Renowned for his work in Baroque vocal music, René Jacobs is most frequently credited as a countertenor and as a choral director. He is somewhat less familiar as a conductor of Classical symphonic music, though he has increasingly delved into this repertoire in recordings with one of Europe's best early music groups, the Freiburger Barockorchester.
…The greatest pleasure of this sonically vivid recording is the splendid orchestral playing, from the taut brilliance of the overture to the delicate tracery of the strings in the final chorus. Jacobs is more than a musicologist/provacateur, he’s a conductor whose charisma comes across in recordings—just listen to the overtures to any of his Mozart operas or his “Jupiter’ Symphony…
Jean-Louis Martinoty’s production and the sets are—merciful heavens—firmly rooted in the 18th century, but by no means weighted down by convention. This Count Almaviva is something of an art connoisseur, a point underlined at the start of act III, where he is seen discussing artefacts that have been brought to him for possible purchase. One, an hourglass, will later be examined by the Countess while she sings “Dove sono,” one of many imaginative little touches. The décor is thus dominated by pictures, mainly by lesser-known French 18th-century artists like Outrey, providing considerable flexibility, and working to magical effect in the final act, where Almaviva’s gardens are based on decorative floral designs by Jan van Huysum and others, the translucency of which greatly aid the unraveling of the complexities being played out. The period costumes are equally attractive; richly burnished or muted yellows and browns for the principals, with bright primary colors for the peasant chorus, although my wife took exception to Marcellina’s red and white candy stripes. ..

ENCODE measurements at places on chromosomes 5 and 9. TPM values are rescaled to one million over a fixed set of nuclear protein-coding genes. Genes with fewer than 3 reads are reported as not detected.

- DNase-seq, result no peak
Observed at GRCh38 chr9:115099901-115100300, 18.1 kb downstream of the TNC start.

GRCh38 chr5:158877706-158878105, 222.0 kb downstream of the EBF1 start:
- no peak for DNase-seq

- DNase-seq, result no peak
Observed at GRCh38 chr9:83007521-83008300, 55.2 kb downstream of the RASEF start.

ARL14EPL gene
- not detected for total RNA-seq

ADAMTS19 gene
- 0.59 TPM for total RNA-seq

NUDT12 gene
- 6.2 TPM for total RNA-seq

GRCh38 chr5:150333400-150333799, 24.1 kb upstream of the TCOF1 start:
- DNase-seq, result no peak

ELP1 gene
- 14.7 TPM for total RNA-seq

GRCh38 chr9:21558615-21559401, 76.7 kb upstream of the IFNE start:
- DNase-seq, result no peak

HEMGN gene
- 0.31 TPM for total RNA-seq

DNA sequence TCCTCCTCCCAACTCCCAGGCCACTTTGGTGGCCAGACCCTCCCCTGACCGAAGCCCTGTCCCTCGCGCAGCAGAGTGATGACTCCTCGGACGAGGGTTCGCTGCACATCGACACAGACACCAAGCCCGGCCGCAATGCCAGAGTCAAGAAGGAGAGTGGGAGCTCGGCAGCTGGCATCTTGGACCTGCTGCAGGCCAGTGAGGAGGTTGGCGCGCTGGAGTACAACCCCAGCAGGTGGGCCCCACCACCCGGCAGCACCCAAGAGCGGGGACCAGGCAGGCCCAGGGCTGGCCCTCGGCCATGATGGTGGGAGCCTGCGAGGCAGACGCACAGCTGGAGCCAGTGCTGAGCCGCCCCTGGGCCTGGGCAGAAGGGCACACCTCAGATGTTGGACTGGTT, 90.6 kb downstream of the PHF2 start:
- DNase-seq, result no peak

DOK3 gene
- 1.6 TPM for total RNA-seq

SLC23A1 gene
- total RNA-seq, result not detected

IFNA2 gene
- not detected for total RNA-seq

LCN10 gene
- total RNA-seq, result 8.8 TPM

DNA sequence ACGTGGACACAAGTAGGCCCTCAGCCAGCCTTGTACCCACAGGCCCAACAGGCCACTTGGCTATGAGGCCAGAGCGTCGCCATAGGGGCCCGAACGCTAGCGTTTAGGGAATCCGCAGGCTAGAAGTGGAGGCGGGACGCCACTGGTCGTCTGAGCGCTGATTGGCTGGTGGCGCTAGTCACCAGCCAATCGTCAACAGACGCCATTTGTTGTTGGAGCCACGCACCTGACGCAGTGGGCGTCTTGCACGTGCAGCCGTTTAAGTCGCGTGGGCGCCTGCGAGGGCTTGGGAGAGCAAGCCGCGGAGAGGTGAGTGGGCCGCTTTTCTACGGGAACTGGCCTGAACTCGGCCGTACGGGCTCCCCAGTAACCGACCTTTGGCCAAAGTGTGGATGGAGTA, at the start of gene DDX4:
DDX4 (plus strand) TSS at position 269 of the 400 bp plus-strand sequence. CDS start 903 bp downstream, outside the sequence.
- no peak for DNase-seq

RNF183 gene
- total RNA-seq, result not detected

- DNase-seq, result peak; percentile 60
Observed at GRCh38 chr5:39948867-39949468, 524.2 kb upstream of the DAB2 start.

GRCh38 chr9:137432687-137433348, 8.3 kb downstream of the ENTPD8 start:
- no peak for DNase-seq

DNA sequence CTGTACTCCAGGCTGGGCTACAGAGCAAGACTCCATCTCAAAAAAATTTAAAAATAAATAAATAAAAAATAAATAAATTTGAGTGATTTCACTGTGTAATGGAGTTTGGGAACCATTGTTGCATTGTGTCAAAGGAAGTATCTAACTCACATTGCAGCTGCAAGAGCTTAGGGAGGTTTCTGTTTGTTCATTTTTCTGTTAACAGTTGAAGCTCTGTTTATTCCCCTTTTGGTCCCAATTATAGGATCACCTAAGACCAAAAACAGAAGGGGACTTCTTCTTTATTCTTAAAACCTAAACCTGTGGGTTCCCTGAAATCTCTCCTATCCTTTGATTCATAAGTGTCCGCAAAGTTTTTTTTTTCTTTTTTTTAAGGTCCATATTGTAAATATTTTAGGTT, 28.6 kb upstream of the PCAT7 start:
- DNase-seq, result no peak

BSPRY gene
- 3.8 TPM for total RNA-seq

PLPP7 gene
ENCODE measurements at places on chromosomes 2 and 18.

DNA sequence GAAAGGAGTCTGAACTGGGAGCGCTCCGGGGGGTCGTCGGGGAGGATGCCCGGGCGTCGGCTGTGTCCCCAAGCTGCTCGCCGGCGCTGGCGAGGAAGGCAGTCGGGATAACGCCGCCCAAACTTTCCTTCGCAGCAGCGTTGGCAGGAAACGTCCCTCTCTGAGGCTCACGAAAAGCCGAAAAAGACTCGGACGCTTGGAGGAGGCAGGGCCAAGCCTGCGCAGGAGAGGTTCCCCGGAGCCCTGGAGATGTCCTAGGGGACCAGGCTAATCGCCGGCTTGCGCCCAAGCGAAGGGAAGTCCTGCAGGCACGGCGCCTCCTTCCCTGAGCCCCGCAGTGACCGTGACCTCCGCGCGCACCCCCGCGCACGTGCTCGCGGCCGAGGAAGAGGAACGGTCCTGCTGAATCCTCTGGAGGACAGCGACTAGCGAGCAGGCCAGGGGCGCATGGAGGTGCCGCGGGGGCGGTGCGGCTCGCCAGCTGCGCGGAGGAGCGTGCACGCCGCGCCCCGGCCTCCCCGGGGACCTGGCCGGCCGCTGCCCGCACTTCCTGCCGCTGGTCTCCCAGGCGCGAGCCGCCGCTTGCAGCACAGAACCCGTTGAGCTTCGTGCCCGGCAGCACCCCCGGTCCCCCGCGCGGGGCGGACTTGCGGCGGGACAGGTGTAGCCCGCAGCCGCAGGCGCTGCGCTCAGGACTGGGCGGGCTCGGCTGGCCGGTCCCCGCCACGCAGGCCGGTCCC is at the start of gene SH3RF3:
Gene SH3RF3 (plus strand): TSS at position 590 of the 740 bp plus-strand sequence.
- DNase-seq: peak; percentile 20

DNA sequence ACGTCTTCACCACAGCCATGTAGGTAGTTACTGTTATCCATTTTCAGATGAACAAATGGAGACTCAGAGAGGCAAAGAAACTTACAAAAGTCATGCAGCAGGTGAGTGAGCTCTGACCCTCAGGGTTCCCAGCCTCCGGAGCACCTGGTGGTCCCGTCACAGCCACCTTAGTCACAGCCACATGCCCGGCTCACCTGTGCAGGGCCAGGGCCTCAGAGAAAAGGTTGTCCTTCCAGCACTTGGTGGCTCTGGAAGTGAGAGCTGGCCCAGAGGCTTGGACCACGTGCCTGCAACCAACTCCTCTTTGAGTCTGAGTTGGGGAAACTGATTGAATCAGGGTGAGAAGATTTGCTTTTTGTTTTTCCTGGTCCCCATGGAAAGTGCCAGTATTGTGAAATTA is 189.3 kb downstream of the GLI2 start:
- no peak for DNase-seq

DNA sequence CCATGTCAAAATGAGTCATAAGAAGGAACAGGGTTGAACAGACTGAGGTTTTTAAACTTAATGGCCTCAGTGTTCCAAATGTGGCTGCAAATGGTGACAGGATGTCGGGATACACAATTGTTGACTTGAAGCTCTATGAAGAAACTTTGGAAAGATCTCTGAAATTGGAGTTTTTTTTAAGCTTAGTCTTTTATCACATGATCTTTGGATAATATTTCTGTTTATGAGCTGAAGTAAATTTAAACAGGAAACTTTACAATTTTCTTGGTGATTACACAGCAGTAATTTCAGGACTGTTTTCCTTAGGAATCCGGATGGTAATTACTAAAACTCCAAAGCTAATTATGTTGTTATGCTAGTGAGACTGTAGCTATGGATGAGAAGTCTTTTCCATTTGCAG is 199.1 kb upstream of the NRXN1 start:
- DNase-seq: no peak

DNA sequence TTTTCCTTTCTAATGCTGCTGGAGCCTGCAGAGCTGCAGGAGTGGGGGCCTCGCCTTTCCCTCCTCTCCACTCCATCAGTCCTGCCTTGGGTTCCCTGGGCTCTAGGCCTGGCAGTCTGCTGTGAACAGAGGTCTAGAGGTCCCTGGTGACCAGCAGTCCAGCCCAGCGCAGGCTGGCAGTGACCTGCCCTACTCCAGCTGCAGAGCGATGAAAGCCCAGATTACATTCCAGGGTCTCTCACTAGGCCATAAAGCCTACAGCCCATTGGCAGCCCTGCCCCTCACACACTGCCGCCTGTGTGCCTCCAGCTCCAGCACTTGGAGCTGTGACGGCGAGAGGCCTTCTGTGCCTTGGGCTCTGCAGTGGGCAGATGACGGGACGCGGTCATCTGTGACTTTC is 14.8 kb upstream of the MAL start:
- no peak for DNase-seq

"Greer is a highly accomplished player of the natural horn… I find Greer's playing very musicianly: unusually graceful in the phrasing of the quick movements, with gentle, thoughtful playing in K417 and some lovely smooth and clear lines in K495, while the slow movements are all beautifully done—the Romance of K447 refined and graceful, that of K495 often truly poetic with happy details of timing. And there is no shortage of wit in the finales, or of high spirits. Greer improvises his cadenzas: in the first movement of K495 he does, rightly I think, simply a longish flourish, with no reference to the themes of the movement." (Stanley Sadie, Gramophone Magazine)